In another scenario, where we were involved, we obtained six quotes, but all based on correct specification documents that we had drafted. Therefore all the prices were based upon identical criteria. Our tenders came in with two very close at R1, 2million with the rest spread from R1, 3m up to R1,7m. On this basis, we did recommend the lowest quote after we had examined the detailed price breakdown.
So where else can you try?
Another colleague of mine, Trevor Binner has created a novel idea. He has a data base of (mostly small) builders and subcontractors, who he has personally vetted and continues to monitor through ongoing customer feed back. He can be linked by access through the Baobab website (www.baocon.co.za).
However the best method of finding a good builder is from personal references. If you are considering a builder get at least three, if not more, references from him/her. Do not phone them, they may be friends or family, go and visit them. Look at the work he has done for them, ask questions about his management of the workers on site, about his payment demands, about how he managed variations or your quirky requests for changes. Please also ask when the work was done and how long it took. We sometimes have difficulty recommending builders as we find a good guy today can have changed his foreman or taken on to much work tomorrow and his whole performance changes overnight.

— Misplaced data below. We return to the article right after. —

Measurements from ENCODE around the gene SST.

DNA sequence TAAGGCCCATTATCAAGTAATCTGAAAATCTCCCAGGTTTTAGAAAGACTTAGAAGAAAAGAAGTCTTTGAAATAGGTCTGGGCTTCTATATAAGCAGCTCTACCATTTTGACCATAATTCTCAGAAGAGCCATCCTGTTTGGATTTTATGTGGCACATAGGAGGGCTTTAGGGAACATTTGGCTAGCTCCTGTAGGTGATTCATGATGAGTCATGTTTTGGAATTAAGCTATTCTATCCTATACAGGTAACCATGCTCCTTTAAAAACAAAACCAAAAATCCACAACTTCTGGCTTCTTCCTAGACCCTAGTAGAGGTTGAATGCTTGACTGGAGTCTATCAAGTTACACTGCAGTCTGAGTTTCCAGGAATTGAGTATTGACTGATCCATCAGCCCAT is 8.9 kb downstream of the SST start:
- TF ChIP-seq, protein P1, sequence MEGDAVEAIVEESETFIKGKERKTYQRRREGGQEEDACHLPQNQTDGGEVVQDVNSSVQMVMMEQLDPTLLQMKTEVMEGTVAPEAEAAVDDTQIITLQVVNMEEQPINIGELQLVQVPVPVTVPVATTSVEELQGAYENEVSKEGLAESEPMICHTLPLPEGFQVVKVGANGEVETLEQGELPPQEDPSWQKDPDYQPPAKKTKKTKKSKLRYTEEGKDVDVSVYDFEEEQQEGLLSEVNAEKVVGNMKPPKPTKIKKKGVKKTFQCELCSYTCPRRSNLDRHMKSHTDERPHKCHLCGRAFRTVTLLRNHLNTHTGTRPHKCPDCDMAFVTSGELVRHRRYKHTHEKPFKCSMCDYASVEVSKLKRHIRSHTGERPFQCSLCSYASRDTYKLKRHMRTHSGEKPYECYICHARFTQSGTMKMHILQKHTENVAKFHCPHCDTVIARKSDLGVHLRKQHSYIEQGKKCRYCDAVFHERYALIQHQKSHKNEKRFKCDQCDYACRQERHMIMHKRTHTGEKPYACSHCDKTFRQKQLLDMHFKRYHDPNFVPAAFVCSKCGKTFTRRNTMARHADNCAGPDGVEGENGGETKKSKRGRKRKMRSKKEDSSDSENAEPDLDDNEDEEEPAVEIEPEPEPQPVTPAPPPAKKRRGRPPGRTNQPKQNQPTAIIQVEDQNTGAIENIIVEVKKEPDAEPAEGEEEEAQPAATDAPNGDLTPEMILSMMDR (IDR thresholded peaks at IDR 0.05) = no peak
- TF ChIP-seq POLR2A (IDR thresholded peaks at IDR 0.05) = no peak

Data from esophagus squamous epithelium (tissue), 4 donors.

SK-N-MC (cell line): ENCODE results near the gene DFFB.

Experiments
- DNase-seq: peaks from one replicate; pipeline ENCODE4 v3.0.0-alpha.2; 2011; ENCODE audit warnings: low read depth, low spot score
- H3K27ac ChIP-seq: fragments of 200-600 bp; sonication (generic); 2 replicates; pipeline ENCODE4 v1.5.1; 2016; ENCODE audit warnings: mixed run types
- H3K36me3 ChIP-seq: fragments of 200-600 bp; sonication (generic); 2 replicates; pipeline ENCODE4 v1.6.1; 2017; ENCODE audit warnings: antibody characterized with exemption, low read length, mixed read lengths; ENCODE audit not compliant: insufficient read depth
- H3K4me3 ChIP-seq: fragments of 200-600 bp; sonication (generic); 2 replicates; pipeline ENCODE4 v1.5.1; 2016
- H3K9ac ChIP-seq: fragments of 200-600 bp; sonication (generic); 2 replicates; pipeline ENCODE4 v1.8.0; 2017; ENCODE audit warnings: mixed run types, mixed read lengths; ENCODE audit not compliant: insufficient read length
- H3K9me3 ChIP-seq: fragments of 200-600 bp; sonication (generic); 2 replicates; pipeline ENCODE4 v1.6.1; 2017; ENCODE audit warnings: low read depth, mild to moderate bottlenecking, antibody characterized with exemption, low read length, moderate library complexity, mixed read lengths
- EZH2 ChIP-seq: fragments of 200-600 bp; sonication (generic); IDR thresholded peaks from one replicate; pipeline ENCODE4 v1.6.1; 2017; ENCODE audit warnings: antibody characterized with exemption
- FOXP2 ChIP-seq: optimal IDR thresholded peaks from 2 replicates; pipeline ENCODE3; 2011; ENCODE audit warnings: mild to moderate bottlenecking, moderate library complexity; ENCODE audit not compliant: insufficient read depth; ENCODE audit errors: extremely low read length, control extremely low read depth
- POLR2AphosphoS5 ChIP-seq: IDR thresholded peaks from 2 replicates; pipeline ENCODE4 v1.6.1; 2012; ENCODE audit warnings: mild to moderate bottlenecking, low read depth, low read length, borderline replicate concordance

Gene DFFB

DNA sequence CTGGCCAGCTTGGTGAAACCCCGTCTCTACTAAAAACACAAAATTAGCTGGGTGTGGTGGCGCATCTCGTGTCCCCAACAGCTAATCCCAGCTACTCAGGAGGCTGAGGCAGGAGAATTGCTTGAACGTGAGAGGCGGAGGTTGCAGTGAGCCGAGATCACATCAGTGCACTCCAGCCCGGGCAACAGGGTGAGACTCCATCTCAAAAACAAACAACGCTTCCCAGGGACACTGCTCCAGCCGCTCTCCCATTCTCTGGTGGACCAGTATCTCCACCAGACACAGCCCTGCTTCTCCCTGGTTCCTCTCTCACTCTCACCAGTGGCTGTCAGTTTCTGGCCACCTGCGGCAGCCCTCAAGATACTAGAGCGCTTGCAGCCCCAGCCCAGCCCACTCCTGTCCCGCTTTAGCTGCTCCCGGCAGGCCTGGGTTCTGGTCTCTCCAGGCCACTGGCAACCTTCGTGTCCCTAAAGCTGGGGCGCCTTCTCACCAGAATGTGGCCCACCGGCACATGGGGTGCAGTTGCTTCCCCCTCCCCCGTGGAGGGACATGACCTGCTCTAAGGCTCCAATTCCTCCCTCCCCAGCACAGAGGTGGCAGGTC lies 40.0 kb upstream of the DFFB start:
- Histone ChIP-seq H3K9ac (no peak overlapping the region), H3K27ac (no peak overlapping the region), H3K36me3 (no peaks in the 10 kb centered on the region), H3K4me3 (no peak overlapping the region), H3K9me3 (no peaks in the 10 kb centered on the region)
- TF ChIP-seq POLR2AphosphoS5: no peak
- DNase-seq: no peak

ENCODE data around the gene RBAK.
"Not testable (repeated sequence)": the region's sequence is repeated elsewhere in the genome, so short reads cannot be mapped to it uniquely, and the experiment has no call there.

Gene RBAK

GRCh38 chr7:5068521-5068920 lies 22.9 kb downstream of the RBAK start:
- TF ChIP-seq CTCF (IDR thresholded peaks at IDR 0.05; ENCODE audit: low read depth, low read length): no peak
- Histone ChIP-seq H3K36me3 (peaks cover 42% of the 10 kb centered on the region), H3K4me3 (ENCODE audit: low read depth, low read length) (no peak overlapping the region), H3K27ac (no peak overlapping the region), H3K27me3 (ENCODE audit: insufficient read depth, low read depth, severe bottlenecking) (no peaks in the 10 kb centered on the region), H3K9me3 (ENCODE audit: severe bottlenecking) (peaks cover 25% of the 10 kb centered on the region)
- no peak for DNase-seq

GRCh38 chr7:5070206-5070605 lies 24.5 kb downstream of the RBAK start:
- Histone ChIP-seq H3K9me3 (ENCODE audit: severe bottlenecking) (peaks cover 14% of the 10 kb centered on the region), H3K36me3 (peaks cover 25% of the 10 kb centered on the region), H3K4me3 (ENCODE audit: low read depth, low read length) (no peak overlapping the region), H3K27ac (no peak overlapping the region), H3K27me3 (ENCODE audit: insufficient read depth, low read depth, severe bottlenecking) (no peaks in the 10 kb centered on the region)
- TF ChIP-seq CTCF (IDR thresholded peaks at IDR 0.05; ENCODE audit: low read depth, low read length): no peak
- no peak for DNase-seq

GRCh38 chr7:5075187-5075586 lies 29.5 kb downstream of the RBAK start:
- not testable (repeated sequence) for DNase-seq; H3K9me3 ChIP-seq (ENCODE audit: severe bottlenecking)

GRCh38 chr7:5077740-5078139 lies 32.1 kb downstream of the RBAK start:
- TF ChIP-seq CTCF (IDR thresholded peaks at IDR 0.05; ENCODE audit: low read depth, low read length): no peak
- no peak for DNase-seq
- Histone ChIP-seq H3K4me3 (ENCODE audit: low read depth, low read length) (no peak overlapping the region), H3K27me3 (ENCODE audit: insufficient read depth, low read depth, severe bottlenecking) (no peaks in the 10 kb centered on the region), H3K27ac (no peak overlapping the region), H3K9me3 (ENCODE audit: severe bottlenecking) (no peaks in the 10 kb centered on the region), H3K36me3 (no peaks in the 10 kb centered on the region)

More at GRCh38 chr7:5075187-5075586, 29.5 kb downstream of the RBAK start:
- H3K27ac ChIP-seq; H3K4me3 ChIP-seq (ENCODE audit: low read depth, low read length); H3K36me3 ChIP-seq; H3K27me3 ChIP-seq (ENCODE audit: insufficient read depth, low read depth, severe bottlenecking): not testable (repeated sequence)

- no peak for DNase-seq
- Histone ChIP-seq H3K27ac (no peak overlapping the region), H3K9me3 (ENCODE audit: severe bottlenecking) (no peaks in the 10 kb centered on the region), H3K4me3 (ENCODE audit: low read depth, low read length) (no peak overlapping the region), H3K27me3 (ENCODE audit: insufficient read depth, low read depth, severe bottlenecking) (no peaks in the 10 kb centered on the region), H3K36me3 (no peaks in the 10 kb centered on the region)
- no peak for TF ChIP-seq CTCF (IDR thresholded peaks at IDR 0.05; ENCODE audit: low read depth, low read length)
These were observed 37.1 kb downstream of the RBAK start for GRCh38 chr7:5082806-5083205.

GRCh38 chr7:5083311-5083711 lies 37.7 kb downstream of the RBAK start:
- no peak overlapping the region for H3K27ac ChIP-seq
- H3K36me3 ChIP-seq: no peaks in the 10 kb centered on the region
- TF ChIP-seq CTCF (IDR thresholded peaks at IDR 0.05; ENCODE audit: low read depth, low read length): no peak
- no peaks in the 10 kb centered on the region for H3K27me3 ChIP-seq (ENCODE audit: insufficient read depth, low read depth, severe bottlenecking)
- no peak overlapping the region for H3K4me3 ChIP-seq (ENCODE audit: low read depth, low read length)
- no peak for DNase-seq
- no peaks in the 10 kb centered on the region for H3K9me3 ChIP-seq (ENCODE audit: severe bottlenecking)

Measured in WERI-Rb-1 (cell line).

If you are building in a new complex. Check out the builder's sign boards; ask the Home Owners Association management team for a list of recommended builders who are already working on the estate, then do the personal reference check thing on them.
Treat the selection of the builder like the interview process you would employ for a senior manager in your company. You would not make snap decisions or choose the cheapest salary demanded. You would create a first list and a shortlist. You would do reference checks and you would hold two or even three personal interviews.
So why would you do anything else for someone you are about to entrust 9 months of your family' life and R3 million to?
If you have any queries related to this or any other house construction or defective building product, please contact us, we may be able to answer your questions in future articles.